A collection of angry, but hopefully thought-provoking moans about the degenerative and anti-intellectual tendencies of the society we live in.
Warning: Do not read this book unless you are prepared to be offended. Very few people would be able to read this book without finding some of its contents extremely offensive. Seriously now!
If you're prepared to take the risk of being offended, please read these sample chapters, so you can decide for yourself if this is the sort of book you would enjoy reading:
Thoughts from the
Warning: Many people would consider this book to be deeply offensive!
Many measures to restrict freedom, especially those that are purported to prevent discrimination, basically come down to an argument of, 'because it's clearly wrong.'
'Yes, but why shouldn't this woman be allowed to stop gay couples staying in her guesthouse?'
'Because it's wrong' comes the reply.
'Why not allow this person the right to speak his mind?'
'Because what he says is clearly wrong.' comes the reply.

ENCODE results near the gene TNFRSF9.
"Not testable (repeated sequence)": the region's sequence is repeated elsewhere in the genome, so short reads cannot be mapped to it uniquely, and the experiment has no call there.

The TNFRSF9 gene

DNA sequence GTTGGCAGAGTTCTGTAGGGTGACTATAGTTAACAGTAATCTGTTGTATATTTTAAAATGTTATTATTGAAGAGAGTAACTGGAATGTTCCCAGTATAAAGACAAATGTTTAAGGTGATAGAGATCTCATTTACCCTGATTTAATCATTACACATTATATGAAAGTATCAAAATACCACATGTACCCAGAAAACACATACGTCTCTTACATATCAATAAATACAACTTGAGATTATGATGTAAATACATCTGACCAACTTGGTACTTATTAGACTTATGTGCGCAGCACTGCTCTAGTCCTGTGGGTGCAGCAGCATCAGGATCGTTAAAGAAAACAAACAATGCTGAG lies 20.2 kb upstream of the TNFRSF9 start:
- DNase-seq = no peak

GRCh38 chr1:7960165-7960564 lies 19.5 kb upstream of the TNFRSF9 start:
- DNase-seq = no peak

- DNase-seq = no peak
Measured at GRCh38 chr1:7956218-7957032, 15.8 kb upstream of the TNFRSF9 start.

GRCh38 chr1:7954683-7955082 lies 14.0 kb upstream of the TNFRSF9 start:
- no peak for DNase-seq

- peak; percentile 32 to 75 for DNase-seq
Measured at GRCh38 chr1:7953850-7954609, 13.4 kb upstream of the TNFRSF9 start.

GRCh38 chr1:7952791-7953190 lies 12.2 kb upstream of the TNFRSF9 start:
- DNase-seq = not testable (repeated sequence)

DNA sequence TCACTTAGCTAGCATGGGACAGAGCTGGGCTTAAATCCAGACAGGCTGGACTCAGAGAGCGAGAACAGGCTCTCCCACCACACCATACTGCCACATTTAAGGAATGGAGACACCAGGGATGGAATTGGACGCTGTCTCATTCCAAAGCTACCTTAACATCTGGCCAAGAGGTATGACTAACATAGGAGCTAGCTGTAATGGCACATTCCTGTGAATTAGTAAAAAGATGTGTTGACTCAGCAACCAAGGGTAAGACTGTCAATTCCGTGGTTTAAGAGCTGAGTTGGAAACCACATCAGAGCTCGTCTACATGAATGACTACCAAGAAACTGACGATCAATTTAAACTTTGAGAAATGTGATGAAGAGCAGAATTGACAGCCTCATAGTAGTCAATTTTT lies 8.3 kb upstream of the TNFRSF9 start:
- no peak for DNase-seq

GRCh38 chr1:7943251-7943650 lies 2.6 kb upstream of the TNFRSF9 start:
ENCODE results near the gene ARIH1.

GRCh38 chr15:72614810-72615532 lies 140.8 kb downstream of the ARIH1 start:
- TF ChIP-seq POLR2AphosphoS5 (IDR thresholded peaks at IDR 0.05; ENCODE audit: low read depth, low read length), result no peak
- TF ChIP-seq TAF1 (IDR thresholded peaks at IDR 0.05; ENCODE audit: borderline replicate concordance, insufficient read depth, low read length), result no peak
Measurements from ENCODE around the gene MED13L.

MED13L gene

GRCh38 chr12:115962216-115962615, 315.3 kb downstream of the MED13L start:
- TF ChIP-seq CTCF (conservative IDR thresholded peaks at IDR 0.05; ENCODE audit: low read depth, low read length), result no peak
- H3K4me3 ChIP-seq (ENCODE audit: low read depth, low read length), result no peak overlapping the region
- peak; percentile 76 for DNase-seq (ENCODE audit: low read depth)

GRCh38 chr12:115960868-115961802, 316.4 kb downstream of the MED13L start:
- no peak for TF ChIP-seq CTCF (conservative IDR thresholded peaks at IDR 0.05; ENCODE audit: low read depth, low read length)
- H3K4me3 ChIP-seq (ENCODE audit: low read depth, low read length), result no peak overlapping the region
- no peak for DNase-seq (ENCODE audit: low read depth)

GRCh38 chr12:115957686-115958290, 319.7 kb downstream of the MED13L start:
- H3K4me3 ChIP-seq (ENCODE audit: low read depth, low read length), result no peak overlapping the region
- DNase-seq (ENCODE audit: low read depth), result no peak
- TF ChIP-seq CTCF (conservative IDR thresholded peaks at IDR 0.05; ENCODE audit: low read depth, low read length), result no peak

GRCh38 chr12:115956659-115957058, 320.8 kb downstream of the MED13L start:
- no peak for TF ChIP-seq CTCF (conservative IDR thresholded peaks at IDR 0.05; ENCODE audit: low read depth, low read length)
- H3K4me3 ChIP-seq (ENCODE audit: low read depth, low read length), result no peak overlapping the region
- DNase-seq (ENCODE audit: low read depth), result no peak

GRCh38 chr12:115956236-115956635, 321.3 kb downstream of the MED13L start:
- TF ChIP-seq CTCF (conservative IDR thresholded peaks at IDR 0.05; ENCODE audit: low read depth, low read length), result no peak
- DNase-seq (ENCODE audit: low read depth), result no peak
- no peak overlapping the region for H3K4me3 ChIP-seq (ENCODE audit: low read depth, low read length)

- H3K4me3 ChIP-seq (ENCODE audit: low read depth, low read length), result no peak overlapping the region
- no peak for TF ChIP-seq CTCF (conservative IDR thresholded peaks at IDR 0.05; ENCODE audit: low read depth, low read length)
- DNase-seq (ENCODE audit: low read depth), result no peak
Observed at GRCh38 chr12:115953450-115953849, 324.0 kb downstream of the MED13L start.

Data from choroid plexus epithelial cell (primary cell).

Because they're wrong? What the fuck sort of sense does that make? It's got nothing to do with whether they are right and wrong in what they say. It's a simple matter of free speech.
If you stop people doing or saying things just because they are 'wrong,' then some person or body has to have the job of deciding what is right and allowed and what is wrong and not allowed - and then you have a police state.
Freedom is the right to be wrong. Freedom of speech must include the right to say something that is wrong - or else it isn't freedom of speech. Freedom should mean the freedom to be racist and to express racist opinions. It should mean the right to be sexist and express sexist opinions.